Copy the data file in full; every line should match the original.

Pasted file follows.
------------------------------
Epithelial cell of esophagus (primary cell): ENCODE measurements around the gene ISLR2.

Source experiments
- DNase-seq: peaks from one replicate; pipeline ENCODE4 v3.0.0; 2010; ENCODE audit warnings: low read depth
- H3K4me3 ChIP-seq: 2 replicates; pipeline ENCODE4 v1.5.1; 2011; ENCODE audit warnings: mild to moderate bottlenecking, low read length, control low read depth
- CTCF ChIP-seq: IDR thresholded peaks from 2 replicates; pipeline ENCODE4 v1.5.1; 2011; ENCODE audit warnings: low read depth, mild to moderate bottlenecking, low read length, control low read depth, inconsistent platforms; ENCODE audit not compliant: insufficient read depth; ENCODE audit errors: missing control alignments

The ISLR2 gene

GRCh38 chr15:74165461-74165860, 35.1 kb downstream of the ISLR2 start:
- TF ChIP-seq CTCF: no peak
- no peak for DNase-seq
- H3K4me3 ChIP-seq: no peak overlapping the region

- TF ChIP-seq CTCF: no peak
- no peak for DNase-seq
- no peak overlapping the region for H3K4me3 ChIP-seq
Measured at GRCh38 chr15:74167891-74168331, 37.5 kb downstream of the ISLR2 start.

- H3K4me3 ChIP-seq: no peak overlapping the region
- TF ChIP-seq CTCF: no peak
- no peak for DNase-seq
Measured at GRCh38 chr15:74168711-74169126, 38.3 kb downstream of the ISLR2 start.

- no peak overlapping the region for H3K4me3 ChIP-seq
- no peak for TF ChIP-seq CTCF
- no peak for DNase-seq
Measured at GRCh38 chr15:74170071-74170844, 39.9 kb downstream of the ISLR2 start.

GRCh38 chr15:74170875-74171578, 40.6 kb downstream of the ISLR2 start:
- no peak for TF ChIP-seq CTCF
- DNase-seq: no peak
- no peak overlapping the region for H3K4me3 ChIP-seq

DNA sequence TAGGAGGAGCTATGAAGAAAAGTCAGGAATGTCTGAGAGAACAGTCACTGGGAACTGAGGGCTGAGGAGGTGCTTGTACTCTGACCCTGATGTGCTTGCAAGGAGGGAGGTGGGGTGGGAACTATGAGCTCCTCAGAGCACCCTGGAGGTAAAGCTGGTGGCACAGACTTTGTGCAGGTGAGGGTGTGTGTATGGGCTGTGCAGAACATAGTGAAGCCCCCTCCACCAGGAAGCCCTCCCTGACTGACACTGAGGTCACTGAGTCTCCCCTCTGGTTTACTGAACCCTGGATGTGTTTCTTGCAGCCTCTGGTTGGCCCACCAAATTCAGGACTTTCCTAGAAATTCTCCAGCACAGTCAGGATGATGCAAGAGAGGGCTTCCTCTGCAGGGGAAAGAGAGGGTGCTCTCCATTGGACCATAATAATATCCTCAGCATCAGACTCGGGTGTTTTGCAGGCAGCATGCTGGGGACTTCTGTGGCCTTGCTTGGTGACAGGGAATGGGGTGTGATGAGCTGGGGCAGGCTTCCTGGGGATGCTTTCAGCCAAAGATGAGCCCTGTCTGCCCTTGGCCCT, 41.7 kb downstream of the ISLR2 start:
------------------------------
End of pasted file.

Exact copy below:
Epithelial cell of esophagus (primary cell): ENCODE measurements around the gene ISLR2.

Source experiments
- DNase-seq: peaks from one replicate; pipeline ENCODE4 v3.0.0; 2010; ENCODE audit warnings: low read depth
- H3K4me3 ChIP-seq: 2 replicates; pipeline ENCODE4 v1.5.1; 2011; ENCODE audit warnings: mild to moderate bottlenecking, low read length, control low read depth
- CTCF ChIP-seq: IDR thresholded peaks from 2 replicates; pipeline ENCODE4 v1.5.1; 2011; ENCODE audit warnings: low read depth, mild to moderate bottlenecking, low read length, control low read depth, inconsistent platforms; ENCODE audit not compliant: insufficient read depth; ENCODE audit errors: missing control alignments

The ISLR2 gene

GRCh38 chr15:74165461-74165860, 35.1 kb downstream of the ISLR2 start:
- TF ChIP-seq CTCF: no peak
- no peak for DNase-seq
- H3K4me3 ChIP-seq: no peak overlapping the region

- TF ChIP-seq CTCF: no peak
- no peak for DNase-seq
- no peak overlapping the region for H3K4me3 ChIP-seq
Measured at GRCh38 chr15:74167891-74168331, 37.5 kb downstream of the ISLR2 start.

- H3K4me3 ChIP-seq: no peak overlapping the region
- TF ChIP-seq CTCF: no peak
- no peak for DNase-seq
Measured at GRCh38 chr15:74168711-74169126, 38.3 kb downstream of the ISLR2 start.

- no peak overlapping the region for H3K4me3 ChIP-seq
- no peak for TF ChIP-seq CTCF
- no peak for DNase-seq
Measured at GRCh38 chr15:74170071-74170844, 39.9 kb downstream of the ISLR2 start.

GRCh38 chr15:74170875-74171578, 40.6 kb downstream of the ISLR2 start:
- no peak for TF ChIP-seq CTCF
- DNase-seq: no peak
- no peak overlapping the region for H3K4me3 ChIP-seq

DNA sequence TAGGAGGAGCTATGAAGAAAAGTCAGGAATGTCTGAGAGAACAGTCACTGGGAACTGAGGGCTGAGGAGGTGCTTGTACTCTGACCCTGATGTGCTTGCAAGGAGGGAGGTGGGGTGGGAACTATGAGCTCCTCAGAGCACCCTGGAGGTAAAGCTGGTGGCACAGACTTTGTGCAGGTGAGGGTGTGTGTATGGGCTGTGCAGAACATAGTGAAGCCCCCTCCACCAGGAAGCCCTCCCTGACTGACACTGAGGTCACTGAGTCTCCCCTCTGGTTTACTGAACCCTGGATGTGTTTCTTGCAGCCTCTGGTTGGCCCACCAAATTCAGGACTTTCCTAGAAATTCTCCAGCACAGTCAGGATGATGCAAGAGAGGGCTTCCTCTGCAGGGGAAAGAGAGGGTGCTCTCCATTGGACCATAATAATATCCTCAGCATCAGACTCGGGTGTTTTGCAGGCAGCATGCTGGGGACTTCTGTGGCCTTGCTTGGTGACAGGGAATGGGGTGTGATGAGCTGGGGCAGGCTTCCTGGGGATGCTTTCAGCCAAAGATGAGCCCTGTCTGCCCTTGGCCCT, 41.7 kb downstream of the ISLR2 start: